Crossroads Asia

Kyrgyzstan-Uzbekistan Border: ‘Resolved 100 Percent’

Recent Features

Crossroads Asia | Security | Central Asia

Kyrgyzstan-Uzbekistan Border: ‘Resolved 100 Percent’

Kyrgyz officials laud a protocol signed with Uzbekistan to settle, once and for all, the border. Much work remains ahead to realize the agreement on the ground.

Kyrgyzstan-Uzbekistan Border: ‘Resolved 100 Percent’
Credit: Wikimedia Commons

Kyrgyzstan and Uzbekistan’s long-running border dispute has been, according to Kyrgyz authorities, finally put to rest.

Late last week, chairman of Kyrgyzstan’s State Committee for National Security (SCNS or GKNB) Kamchybek Tashiev said, “Issues around the Kyrgyz-Uzbek border have been resolved 100 percent. We have tackled this difficult task. There is not a single patch of disputed territory left.”

He’d just returned to Bishkek after leading a delegation for talks in Tashkent on March 24-25. That delegation came close on the heels of Kyrgyz President Sadyr Japarov’s March 11-12 state visit to Uzbekistan. The border matter was raised during Japarov’s visit with Uzbek President Shavkat Mirziyoyev and progress was reportedly made during Tashiev’s visit, during which he met with a group of Uzbek officials led by Prime Minister Abdulla Aripov.

The two sides signed a protocol on the final delimitation and demarcation of the Kyrgyz-Uzbek border. The agreement contains a number of land swaps, with Kyrgyzstan coming out with more territory, offset by continued Uzbek use of reservoirs on Kyrgyz land. 

One reservoir in particular, the Orto-Tokoi (Kasan-Sai) reservoir, has been at the center of heated debate for decades. As Eurasianet explained back in 2016, as a flash of tensions in the area abated:

This area has been a source of contention between Uzbekistan and Kyrgyzstan since the 1930s, when both sides were nascent Soviet republics. With the growing importance of the cotton industry to the economy of Uzbekistan’s Ferghana Valley, Moscow ordered that the Kyrgyz Soviet government allocate large quantities of its water resources to its neighbor. In the early 1940s, 660 hectares of land were transferred to Uzbekistan for the construction of the reservoir, which was completed in 1954

Uzbekistan enlarged the reservoir in 1972 and provided the Kyrgyz SSR with land as compensation. Rival territorial claims resumed in 1991 as both sides claimed ownership of the reservoir.

In the fall of 2017, Kyrgyzstan and Uzbekistan signed an agreement regarding the reservoir in which Bishkek was granted control but both countries permitted access. Uzbekistan, in that agreement, came out with rights to most of the water for irrigation. The latest agreements seem to keep that arrangement, but compensate Kyrgyzstan with land swaps in disputed areas.

Per, quoting Tashiev: 

“As you know, Orto-Tokoi reservoir was used by Uzbekistan by 95 percent. In accordance with the agreement, they had to transfer us a land plot equal to the area of ​​the reservoir — more than 700 hectares — as compensation. About 200 hectares have already been transferred, 500 remained. Thanks to the reservoir, we received several disputable areas: Kok-Serek — 105 hectares, Bayastan — 212 hectares, Ak-Tash — 100 hectares, Ungar-Too — 35 hectares, Kara-Beles — 25 hectares.”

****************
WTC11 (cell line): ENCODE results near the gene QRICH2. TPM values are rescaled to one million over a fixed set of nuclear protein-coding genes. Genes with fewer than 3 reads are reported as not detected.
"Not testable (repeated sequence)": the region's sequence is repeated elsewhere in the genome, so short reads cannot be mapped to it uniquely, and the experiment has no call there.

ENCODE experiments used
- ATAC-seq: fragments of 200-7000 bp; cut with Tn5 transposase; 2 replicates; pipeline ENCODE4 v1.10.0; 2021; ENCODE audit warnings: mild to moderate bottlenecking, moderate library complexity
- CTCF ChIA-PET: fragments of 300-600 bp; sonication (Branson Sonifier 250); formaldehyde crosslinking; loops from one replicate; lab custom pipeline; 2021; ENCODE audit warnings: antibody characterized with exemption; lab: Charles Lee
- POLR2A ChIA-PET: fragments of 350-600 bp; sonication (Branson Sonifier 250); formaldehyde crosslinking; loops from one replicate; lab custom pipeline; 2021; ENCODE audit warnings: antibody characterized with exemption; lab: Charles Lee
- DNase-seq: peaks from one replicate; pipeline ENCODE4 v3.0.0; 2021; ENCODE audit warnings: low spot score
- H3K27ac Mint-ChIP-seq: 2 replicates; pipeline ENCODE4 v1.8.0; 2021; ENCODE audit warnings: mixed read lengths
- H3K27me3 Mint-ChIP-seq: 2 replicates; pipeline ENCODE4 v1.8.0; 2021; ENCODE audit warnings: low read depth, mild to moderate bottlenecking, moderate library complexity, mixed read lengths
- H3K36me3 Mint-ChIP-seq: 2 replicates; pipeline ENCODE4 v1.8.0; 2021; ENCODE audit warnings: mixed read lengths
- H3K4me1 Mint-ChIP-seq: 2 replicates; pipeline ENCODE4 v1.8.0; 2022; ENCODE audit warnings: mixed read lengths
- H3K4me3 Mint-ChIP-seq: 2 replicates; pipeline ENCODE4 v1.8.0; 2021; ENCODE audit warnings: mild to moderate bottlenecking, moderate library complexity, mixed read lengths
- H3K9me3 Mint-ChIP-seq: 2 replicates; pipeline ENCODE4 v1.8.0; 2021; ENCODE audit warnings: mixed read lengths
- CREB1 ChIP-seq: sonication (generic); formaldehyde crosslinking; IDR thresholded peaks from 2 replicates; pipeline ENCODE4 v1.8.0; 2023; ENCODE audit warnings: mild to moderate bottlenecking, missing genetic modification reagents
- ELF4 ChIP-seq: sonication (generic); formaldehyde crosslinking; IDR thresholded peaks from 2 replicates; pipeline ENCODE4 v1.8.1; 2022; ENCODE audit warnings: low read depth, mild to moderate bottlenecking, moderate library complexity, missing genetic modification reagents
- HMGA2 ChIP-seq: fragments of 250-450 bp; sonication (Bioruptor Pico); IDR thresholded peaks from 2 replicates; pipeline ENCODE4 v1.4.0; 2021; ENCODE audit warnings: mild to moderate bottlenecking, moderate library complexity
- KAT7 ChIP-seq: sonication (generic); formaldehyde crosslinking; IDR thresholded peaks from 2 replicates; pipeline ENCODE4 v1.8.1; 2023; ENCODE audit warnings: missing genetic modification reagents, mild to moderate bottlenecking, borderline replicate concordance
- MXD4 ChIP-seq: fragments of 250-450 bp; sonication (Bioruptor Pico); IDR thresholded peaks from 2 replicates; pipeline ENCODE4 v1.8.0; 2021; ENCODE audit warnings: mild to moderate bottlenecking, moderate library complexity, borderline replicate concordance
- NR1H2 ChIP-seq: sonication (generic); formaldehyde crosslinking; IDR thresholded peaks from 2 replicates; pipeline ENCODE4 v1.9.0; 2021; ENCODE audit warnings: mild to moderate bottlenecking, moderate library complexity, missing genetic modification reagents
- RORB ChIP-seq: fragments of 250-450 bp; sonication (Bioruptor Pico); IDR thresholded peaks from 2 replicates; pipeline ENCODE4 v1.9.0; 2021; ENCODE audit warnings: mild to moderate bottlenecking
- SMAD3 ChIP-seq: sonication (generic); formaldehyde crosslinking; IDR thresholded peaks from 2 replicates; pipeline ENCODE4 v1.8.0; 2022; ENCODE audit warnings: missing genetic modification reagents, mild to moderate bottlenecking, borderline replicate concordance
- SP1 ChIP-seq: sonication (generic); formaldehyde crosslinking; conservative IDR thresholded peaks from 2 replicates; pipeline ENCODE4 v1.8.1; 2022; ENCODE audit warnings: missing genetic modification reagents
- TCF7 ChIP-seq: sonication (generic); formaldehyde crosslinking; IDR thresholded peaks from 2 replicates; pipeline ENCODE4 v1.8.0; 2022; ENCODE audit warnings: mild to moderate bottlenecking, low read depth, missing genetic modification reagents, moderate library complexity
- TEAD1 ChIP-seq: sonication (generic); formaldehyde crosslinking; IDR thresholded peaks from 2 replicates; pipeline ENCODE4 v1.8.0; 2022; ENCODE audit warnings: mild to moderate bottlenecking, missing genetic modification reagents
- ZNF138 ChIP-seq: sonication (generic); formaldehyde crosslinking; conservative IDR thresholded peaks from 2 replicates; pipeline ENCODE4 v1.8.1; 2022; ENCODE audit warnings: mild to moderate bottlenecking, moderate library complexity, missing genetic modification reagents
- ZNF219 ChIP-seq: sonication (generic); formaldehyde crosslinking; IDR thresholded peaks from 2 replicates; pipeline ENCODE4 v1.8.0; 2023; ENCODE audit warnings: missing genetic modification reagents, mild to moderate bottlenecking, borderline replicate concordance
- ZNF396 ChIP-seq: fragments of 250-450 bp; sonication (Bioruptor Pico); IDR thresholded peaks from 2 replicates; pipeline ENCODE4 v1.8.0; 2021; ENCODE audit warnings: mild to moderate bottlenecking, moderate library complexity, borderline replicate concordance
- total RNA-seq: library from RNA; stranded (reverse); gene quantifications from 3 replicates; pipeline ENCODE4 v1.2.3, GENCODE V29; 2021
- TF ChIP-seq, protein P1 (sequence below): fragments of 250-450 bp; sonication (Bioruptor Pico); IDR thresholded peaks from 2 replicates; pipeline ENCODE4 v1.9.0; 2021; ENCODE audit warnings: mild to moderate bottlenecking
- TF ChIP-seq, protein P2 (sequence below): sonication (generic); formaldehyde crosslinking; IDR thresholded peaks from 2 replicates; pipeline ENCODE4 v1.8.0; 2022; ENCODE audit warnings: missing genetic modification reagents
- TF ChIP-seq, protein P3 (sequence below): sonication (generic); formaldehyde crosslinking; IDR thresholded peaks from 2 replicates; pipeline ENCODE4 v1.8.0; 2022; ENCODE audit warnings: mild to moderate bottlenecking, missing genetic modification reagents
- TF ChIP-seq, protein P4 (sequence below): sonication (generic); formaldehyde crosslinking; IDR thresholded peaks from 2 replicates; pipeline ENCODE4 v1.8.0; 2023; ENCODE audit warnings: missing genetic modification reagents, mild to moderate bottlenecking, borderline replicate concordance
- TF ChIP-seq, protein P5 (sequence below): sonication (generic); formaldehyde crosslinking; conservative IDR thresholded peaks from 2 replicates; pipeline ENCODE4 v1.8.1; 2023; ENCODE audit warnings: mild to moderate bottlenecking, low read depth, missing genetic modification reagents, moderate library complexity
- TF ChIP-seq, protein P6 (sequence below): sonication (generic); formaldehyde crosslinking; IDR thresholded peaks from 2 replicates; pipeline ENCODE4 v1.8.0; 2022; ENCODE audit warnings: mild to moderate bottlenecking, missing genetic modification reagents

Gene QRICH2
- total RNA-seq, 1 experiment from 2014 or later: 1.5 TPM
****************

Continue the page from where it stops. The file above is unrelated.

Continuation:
Ungar-Too, a mountain that has also featured in previous tensions, will be marked as Kyrgyz territory, with the border at its base. 

Another reservoir, the Kempir-Abad reservoir located in Osh region, will be jointly used

Negotiations also touched on the matter of Sokh, an Uzbek exclave surrounded by Kyrgyz territory. The recent agreement commits both sides to opening checkpoints for cars and minibuses that should simplify the process of travel between the exclave and the main portion of Uzbekistan for the 85,000 Uzbek citizens who live there. 

With the protocol signed settling the remaining border issues, the next phases are critical. The two sides must consider and adopt the agreement in the next few months and “conduct explanatory work among the population.” That last bit is the touchiest. As Kyrgyzstan and Uzbekistan move from agreeing on paper to where their border lies, or delimitation, they will have to take up the nastier matter of demarcation — or physically marking the border. That process may trigger tensions at the local level, especially when swapped territory comes into play.

If this push proves successful, Kyrgyzstan will have settled borders with three of its four neighbors: China, Kazakhstan, and Uzbekistan. That will leave Tajikistan to deal with. According to RFE/RL’s Kyrgyz Service, only about 60 percent of the Kyrgyz-Tajik border has been settled. Tashiev cited the Vorukh exclave (Tajik territory surrounded by Kyrgyzstan) as a main stumbling block in settling the remaining border sections with Dushanbe. He proposed two options: the opening of a road from Vorukh to Tajikistan bypassing the Kyrgyz village of Ak-Sai or a land swap for territory along the border in Batken in Kyrgyzstan. Dushanbe has reportedly not responded to the proposition.